The first thing the SOE devs need to do is ask WHY. Why have MMOs remained so stagnant and predictable over the years? Every feature and convention that people take for granted should be considered and evaluated. I believe the holy grail of fantasy worlds is the implementation of a living breathing dynamic world.
A Dynamic World with Dynamic NPCs
But a bigger question is WHY NOT? For example, why don’t we have a virtual world where there is true dynamic content instead of the scripted content we have today?
Why can’t we have dynamic content that responds to the actions or inactions of players? Content such as NPCs, structures found in towns and cities and even nature itself should all be dynamic — buildable and destructible. EQ Next should have landscapes that reflect the seasons as well. We have the technology today to pull this off.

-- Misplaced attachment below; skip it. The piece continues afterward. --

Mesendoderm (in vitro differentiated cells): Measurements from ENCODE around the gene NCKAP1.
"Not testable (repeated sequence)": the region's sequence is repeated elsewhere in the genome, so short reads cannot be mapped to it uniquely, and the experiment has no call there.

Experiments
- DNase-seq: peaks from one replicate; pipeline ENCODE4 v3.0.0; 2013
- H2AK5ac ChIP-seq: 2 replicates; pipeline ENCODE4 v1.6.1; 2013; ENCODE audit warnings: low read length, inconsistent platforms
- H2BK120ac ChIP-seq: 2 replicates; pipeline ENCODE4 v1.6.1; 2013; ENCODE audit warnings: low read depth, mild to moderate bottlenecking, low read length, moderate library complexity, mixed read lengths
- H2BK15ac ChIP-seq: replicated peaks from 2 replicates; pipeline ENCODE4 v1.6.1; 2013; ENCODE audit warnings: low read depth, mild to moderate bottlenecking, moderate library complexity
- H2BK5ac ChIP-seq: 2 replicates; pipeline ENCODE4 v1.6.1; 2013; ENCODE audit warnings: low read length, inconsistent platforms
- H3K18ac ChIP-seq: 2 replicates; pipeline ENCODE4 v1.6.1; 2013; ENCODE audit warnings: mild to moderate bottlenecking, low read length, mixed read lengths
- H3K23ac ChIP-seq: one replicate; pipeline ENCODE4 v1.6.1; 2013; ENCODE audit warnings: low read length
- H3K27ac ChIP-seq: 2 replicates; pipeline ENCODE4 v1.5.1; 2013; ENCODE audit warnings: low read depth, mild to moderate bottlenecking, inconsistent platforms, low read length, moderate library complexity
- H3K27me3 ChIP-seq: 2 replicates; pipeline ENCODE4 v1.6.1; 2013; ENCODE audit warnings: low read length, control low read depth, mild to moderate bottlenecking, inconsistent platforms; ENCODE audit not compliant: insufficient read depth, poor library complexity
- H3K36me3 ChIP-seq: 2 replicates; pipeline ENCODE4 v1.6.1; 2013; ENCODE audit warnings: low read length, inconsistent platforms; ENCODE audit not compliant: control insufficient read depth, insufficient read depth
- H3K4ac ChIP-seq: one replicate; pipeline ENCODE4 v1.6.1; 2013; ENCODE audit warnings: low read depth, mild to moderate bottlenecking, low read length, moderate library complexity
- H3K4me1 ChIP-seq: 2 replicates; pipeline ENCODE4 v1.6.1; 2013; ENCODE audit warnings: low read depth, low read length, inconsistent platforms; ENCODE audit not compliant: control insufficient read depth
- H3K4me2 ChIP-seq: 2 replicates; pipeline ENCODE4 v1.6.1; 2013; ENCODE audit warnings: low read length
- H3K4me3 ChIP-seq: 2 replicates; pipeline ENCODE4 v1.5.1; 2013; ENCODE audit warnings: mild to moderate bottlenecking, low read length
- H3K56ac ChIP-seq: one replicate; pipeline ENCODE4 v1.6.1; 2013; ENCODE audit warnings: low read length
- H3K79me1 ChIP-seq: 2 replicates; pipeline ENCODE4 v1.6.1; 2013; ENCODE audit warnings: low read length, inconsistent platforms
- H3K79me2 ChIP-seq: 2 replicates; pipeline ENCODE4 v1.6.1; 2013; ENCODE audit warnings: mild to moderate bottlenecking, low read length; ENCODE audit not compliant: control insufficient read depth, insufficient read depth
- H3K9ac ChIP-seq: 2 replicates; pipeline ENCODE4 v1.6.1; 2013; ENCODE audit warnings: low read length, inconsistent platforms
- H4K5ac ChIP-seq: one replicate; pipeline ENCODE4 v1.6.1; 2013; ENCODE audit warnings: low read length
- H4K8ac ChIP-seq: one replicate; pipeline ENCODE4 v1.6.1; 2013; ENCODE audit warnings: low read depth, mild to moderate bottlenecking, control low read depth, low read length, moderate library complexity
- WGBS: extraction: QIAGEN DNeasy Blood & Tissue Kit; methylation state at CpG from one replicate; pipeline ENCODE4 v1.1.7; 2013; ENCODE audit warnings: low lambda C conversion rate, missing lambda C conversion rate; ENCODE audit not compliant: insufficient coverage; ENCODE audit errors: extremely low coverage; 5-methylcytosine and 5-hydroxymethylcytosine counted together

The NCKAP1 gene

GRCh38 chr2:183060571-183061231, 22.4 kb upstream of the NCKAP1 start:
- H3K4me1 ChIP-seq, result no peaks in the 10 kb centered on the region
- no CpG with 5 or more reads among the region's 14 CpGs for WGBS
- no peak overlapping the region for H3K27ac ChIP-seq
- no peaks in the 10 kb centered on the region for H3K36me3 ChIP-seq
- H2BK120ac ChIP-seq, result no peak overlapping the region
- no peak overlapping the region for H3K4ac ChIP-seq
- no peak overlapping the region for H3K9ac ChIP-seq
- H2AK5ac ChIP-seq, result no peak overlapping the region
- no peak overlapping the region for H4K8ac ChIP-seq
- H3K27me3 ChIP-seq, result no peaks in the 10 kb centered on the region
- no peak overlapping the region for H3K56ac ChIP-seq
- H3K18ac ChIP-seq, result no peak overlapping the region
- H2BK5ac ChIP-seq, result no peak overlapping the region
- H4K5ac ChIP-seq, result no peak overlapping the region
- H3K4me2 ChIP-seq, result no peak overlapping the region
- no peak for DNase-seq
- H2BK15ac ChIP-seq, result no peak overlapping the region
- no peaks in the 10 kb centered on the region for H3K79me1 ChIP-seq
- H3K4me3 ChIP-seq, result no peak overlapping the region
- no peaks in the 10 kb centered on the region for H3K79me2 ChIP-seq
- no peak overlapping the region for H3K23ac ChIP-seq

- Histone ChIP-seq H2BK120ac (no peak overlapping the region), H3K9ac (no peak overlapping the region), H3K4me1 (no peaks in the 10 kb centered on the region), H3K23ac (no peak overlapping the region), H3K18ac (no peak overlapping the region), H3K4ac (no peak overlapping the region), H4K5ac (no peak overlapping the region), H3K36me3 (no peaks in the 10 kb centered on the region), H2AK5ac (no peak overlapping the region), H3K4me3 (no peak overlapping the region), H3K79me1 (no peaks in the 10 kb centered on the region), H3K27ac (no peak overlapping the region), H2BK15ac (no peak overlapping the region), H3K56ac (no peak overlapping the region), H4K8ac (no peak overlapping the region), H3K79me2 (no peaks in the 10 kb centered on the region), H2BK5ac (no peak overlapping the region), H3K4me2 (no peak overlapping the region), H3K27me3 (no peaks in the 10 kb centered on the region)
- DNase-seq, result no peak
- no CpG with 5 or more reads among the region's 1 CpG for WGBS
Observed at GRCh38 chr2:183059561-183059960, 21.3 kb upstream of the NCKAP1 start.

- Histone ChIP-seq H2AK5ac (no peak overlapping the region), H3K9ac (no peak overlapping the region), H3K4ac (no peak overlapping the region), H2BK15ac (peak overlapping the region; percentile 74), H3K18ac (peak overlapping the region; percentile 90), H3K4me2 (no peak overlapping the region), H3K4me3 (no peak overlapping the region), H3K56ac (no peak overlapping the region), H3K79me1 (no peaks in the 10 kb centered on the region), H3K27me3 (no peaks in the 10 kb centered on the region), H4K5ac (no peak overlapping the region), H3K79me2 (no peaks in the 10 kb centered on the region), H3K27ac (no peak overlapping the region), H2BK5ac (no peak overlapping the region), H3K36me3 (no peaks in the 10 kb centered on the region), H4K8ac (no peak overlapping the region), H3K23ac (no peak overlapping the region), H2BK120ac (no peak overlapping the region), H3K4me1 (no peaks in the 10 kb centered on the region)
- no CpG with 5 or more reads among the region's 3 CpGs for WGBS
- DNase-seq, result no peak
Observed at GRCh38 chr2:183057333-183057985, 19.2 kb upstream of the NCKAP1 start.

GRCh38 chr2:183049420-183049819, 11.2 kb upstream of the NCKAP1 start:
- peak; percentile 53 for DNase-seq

Resources should play a big part in a dynamic world. Food and water should be leveraged as a basic commodity subject to supply and demand– you can build an entire fantasy virtual world around that alone! For example, players could engage in hunting and gathering to keep villagers fed and clothed. If players can help the villagers achieve a certain level of prosperity then the villagers can send more recruits to the feudal lord. If the feudal lord has more soldiers, mages resources, they can protect the villagers actually expand the boundaries of the kingdom. Bring in the importance of other resources such as ore and wood and crafted goods. Of course all of this should fluctuate depending on the level of involvement by the players.